No Bones About It

The right way to fillet those tasty panfish.

Field & Stream Online Editors

Many people avoid filleting panfish because of their diminutive size, but a big bluegill can provide two boneless chunks of sweet meat worthy of the effort.

Today, many people use electric knives to fillet and skin fish. Starting at the head, they cut through the rib cage down along the backbone and out the tail. Then they trim the rib bones. That method works but wastes too much meat on a small panfish. Try this way instead.

Here's How **
**1
) Scale the fish (if you won't be skinning it) then place it on a flat surface.

**2) Make a shallow incision **across the fish from back to belly just behind the pectoral fins, down to the backbone.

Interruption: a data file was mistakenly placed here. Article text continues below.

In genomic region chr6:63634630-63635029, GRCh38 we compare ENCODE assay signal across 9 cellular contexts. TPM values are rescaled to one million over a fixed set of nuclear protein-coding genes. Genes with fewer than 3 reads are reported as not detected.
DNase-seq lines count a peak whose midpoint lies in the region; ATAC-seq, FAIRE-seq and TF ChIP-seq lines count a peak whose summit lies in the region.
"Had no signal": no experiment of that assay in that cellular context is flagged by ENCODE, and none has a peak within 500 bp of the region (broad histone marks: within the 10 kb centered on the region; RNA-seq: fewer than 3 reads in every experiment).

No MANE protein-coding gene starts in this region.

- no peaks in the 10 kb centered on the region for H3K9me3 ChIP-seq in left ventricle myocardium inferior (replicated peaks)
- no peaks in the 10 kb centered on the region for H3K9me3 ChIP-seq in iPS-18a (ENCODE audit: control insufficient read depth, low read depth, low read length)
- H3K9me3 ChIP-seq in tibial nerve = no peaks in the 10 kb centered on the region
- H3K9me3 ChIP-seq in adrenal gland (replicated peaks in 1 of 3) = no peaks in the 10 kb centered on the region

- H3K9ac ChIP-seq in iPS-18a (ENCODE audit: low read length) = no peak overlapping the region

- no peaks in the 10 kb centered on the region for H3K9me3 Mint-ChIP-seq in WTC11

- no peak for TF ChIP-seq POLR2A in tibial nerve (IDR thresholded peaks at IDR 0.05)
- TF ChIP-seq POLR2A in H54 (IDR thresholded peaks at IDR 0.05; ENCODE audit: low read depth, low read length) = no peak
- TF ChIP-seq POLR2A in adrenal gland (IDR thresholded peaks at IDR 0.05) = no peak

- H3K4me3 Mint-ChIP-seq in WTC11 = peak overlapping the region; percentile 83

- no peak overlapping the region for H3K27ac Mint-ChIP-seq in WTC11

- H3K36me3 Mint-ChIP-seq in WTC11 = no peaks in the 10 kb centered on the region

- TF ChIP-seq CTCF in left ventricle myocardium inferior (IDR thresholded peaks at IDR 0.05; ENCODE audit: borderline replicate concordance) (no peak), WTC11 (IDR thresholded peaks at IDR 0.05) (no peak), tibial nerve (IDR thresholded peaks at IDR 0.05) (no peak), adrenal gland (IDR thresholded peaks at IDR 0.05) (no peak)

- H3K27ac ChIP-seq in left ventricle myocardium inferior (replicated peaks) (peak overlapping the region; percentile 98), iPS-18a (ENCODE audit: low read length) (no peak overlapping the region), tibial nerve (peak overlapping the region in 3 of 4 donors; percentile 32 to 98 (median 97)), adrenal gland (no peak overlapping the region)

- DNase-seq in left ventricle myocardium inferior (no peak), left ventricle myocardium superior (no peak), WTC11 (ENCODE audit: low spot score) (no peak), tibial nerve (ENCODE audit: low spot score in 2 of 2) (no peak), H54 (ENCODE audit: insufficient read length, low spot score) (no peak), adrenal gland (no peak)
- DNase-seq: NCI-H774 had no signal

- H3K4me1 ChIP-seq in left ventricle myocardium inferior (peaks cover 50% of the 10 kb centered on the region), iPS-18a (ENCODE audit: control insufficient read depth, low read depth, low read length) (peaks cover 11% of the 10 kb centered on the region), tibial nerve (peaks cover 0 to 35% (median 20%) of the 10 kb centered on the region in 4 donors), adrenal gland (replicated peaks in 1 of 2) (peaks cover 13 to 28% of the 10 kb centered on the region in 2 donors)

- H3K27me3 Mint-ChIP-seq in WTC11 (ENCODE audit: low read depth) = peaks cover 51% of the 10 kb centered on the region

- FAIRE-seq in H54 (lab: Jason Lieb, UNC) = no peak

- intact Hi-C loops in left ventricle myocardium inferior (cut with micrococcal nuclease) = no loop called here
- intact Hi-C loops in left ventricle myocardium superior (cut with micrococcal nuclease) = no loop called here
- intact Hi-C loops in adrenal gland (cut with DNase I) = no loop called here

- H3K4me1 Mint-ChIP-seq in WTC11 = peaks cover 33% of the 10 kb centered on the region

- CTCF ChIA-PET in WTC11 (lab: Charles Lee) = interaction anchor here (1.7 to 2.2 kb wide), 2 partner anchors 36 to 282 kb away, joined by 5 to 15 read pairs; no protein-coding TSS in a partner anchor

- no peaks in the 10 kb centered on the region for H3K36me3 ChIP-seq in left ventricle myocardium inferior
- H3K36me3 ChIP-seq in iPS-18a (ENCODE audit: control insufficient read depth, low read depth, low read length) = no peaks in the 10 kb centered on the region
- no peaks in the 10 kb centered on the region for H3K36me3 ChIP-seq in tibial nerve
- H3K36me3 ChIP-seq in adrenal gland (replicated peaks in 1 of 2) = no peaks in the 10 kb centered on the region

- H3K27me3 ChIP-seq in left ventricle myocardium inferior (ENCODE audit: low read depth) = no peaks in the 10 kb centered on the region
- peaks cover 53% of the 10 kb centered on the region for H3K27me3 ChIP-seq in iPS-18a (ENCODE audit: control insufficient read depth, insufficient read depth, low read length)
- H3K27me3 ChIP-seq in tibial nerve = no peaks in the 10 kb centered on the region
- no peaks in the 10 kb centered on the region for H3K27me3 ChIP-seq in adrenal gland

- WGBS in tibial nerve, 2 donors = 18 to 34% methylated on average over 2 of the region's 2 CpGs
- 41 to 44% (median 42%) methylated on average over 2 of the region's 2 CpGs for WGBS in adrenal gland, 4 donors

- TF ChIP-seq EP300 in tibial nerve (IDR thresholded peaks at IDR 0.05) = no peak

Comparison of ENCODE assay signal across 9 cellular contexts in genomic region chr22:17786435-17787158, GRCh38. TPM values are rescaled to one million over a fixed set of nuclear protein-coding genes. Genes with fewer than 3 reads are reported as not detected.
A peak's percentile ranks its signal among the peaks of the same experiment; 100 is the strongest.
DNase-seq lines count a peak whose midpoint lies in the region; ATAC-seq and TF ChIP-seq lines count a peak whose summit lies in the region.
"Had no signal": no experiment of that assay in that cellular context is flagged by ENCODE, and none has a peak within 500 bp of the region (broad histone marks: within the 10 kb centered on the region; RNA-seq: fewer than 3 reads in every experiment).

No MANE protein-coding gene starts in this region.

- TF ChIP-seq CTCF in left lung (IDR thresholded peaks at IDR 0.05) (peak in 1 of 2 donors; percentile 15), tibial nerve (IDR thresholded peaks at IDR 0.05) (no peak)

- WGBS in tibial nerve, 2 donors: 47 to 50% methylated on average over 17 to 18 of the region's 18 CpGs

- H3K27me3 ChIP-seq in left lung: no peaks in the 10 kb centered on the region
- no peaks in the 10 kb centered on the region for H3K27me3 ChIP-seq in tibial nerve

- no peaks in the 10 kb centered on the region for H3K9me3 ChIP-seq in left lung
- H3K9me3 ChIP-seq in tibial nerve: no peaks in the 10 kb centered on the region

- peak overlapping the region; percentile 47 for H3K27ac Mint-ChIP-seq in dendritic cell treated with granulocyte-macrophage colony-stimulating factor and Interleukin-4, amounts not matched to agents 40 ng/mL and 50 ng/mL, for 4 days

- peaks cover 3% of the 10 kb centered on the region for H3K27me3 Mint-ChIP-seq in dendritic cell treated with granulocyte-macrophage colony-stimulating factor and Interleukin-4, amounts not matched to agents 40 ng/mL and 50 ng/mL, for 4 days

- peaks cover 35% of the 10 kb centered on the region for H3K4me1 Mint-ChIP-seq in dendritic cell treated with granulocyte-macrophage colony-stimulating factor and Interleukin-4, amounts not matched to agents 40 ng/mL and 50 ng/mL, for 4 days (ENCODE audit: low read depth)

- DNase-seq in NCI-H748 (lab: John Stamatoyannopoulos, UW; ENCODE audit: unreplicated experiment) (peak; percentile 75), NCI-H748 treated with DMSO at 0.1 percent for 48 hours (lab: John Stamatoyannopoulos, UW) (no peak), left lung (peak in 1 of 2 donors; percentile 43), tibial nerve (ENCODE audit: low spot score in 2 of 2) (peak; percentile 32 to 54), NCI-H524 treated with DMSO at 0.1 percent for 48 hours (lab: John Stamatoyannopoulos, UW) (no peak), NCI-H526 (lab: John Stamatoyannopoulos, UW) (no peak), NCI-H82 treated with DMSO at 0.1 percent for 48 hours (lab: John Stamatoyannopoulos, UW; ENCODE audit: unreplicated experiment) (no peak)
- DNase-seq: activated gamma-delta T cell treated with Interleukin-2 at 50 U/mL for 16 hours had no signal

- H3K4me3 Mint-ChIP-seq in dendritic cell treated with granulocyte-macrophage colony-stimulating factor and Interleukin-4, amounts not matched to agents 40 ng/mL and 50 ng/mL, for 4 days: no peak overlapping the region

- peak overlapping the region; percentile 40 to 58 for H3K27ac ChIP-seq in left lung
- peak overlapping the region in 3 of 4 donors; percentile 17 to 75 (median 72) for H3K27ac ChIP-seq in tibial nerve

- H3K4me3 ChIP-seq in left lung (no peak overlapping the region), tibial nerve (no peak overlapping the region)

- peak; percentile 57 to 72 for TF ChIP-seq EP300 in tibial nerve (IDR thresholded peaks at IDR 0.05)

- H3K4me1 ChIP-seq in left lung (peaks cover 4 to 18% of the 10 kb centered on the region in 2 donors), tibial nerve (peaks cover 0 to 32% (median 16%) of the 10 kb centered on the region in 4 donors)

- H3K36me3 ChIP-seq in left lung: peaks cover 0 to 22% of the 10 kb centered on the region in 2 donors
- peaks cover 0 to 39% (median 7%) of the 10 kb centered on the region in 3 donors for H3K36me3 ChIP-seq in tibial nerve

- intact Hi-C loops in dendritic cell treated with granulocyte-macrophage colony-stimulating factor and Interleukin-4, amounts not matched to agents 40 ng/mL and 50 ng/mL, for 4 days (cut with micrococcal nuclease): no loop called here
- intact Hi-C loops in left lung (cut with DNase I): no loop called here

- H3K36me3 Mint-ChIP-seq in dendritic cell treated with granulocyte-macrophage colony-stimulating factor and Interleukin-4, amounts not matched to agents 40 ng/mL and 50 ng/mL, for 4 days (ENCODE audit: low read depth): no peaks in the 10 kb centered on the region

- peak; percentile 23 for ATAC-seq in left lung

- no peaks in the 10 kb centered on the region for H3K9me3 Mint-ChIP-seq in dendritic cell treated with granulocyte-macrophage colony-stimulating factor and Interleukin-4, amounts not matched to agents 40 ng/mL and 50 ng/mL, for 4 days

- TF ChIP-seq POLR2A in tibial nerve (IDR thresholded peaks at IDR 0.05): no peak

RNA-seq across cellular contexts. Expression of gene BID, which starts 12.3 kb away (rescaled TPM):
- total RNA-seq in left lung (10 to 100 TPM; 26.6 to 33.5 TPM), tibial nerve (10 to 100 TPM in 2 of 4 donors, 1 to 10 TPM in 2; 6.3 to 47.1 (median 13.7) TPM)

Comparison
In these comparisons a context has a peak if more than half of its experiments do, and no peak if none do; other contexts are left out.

3) With the knife blade parallel to the surface, make another shallow incision along the back of the fish, just above the dorsal fin. Cut to the tail.

4) Starting where the incisions intersect near the head, use your thumb to lift meat off the bones, almost like peeling an orange. Continue lifting and peeling, using your knife to free the meat.

5) From back to belly, pull the meat from the rib cage, slicing through the belly skin to free the fillet from the ribs.

6) Hold the knife flat and cut toward the tail until the fillet separates completely from the skeleton.

7) Skin the fillet, if desired, by placing it skin-side down. Press a corner of the skin against the surface, and work the blade between the meat and skin.